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OER Research Hub

8. Oct 2015 Contributed by OER Research Hub

OER Research Hub (OERRH) was a research project funded by The William and Flora Hewlett Foundation between 2012 and 2015. Based in the Institute of Educational Technology (IET) at The Open University (UK), OERRH was designed to build networks of professional expertise; to find ways to explore and describe the worldwide impact of OER; and to create research tools that could be reused.

OERRH combined:

  • A hub for research data and OER excellence in practice
  • A targeted collaboration program with existing OER projects
  • An international fellowship programme
  • Networking to improve connections

OERRH investigated eleven hypotheses about open education. These were derived from central claims made by advocates of OER as well as key questions for the OER movement as produced by Open Learning Network (OLNet).

  • Use of OER leads to improvement in student performance and satisfaction;
  • The open aspect of OER creates different usage and adoption patterns than other online resources;
  • Open education models lead to more equitable access to education, serving a broader base of learners than traditional education;
  • Use of OER is an effective method for improving retention for at-risk students;
  • Use of OER leads to critical reflection by educators, with evidence of improvement in their practice;
  • OER adoption at an institutional level leads to financial benefits for students and/or institutions;
  • Non-formal learners use a variety of indicators when selecting OER;
  • Non-formal learners adopt a variety of techniques to compensate for the lack of formal support, which can be supported in open courses;
  • Open education acts as a bridge to formal education, and is complementary, not competitive, with it;
  • Participation in OER pilots and programs leads to policy change at institutional level;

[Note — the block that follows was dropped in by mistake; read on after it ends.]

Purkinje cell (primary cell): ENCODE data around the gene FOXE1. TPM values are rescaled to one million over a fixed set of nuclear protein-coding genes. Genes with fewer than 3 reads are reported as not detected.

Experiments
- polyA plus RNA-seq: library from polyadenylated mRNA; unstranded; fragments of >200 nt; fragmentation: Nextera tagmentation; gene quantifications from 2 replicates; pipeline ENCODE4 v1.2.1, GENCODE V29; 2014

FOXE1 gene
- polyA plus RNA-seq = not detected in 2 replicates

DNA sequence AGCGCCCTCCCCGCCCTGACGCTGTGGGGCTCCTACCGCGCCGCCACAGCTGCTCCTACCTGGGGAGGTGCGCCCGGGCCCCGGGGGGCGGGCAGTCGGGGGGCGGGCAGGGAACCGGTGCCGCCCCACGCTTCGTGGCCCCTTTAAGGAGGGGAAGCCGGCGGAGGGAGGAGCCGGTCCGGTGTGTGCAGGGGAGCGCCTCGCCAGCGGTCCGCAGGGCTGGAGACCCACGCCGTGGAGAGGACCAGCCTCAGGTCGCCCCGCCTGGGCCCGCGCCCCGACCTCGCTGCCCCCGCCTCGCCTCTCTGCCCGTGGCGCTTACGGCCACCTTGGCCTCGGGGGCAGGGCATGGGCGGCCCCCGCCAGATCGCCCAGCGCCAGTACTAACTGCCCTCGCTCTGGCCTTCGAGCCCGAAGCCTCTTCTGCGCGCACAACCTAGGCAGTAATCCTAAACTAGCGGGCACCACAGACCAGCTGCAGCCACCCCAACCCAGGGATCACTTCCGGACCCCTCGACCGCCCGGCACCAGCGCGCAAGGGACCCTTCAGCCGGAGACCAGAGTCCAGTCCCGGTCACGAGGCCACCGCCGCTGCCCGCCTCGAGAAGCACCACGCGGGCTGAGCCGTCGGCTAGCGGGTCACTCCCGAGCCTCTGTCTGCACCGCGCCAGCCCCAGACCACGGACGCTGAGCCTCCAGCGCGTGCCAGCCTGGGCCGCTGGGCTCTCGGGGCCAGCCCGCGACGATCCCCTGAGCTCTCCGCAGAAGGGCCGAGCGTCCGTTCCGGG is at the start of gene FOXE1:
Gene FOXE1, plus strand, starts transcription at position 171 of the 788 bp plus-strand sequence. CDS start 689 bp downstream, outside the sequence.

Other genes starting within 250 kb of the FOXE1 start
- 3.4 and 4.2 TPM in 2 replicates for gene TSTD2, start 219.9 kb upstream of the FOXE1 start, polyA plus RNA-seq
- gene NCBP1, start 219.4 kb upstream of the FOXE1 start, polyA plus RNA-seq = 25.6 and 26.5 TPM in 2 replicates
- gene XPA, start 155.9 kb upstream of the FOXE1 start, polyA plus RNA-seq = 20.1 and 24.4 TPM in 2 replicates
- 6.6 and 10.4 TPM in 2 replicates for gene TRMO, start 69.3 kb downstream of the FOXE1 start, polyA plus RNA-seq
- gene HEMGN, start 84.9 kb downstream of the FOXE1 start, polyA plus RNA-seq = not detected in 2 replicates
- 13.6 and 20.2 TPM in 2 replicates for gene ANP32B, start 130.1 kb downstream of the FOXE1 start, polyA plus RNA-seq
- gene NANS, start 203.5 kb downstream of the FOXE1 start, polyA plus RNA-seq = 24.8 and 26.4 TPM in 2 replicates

• Non-formal means of assessment are motivators to learning with OER.

These claims about OER impact provided the central questions for the project and framing these as hypotheses provided the grounding for the project methodology. A combination of surveys and field interviews were used most often, but other data sets were consulted as they became available.

OERRH worked with an open collaboration model, connecting with a wide range of stakeholders of different sectors of the OER world. Primary research collaborations covered School/K12 (Flipped Learning Network, Vital Signs, Siyavula); College (BC Campus Open Textbook Project, Community College Consortium for OER, MERLOT, OpenStax College, Open Course Library); Higher Education (OpenLearn, iTunesU, Project Co-PILOT, TESS-India); and ‘Non-formal Learners’ (Bridge to Success, Saylor Academy, School of Open). In addition the project fostered connections with a wide range of stakeholders and advocates (including Creative Commons, the International Council for Distance Education (ICDE), Lumen Learning, and SPARC).

A flexible approach to collaboration at this scale was used to maintain focus on the key questions raised by practice. The fellowship programme supplemented this network by bringing a range of OER experts to Milton Keynes (UK) to work on specific research questions. These included representatives of collaboration partners as well as those who were selected from open competition.

The project shared evidence gathered through mixed methods research including interviews, surveys, focus groups, critical incidence analysis, activity theory and analysis of learning design. A summary of the evidence gathered can be found in the OER Evidence Report 2013-2014. Findings were also disseminated via the OER Impact Map (a mapping initiative which published information about the demonstrable impact of OER in different parts of the world). The Survey Data Explorer makes results available through interactive tools for practitioners and policymakers to explore for themselves. In addition, work from the project has been published in journals, presented at conferences around the world, and used to produce infographics.

OER Research Hub was recognized with an a 2014 Open Research Award of Excellence (ACE) by Open Education Consortium in recognition of ‘continued efforts to promote the importance of online and open education through the OER Research Hub’. In 2015 the project was awarded an Open University Engaging Research Award for the Open Research course delivered with School of Open. The team continue to be active in OER research and evaluation.

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